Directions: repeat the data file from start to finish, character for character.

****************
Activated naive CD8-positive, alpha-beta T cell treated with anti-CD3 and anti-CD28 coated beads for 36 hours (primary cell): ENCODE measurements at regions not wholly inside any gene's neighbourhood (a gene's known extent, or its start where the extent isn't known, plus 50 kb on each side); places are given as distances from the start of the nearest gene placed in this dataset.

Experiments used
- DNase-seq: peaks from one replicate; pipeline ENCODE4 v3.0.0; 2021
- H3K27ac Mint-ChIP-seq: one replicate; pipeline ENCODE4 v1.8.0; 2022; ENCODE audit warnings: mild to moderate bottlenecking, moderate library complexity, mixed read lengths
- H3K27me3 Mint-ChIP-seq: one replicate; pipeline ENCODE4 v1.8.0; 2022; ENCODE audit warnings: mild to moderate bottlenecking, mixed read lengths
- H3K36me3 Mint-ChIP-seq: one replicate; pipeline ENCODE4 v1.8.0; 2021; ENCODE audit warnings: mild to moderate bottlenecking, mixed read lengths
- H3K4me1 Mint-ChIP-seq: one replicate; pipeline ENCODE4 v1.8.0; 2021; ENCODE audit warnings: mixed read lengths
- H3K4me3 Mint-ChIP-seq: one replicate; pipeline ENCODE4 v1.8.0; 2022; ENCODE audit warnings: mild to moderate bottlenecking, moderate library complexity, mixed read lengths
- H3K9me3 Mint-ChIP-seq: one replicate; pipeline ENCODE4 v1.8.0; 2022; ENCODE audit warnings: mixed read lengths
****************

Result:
Activated naive CD8-positive, alpha-beta T cell treated with anti-CD3 and anti-CD28 coated beads for 36 hours (primary cell): ENCODE measurements at regions not wholly inside any gene's neighbourhood (a gene's known extent, or its start where the extent isn't known, plus 50 kb on each side); places are given as distances from the start of the nearest gene placed in this dataset.

Experiments used
- DNase-seq: peaks from one replicate; pipeline ENCODE4 v3.0.0; 2021
- H3K27ac Mint-ChIP-seq: one replicate; pipeline ENCODE4 v1.8.0; 2022; ENCODE audit warnings: mild to moderate bottlenecking, moderate library complexity, mixed read lengths
- H3K27me3 Mint-ChIP-seq: one replicate; pipeline ENCODE4 v1.8.0; 2022; ENCODE audit warnings: mild to moderate bottlenecking, mixed read lengths
- H3K36me3 Mint-ChIP-seq: one replicate; pipeline ENCODE4 v1.8.0; 2021; ENCODE audit warnings: mild to moderate bottlenecking, mixed read lengths
- H3K4me1 Mint-ChIP-seq: one replicate; pipeline ENCODE4 v1.8.0; 2021; ENCODE audit warnings: mixed read lengths
- H3K4me3 Mint-ChIP-seq: one replicate; pipeline ENCODE4 v1.8.0; 2022; ENCODE audit warnings: mild to moderate bottlenecking, moderate library complexity, mixed read lengths
- H3K9me3 Mint-ChIP-seq: one replicate; pipeline ENCODE4 v1.8.0; 2022; ENCODE audit warnings: mixed read lengths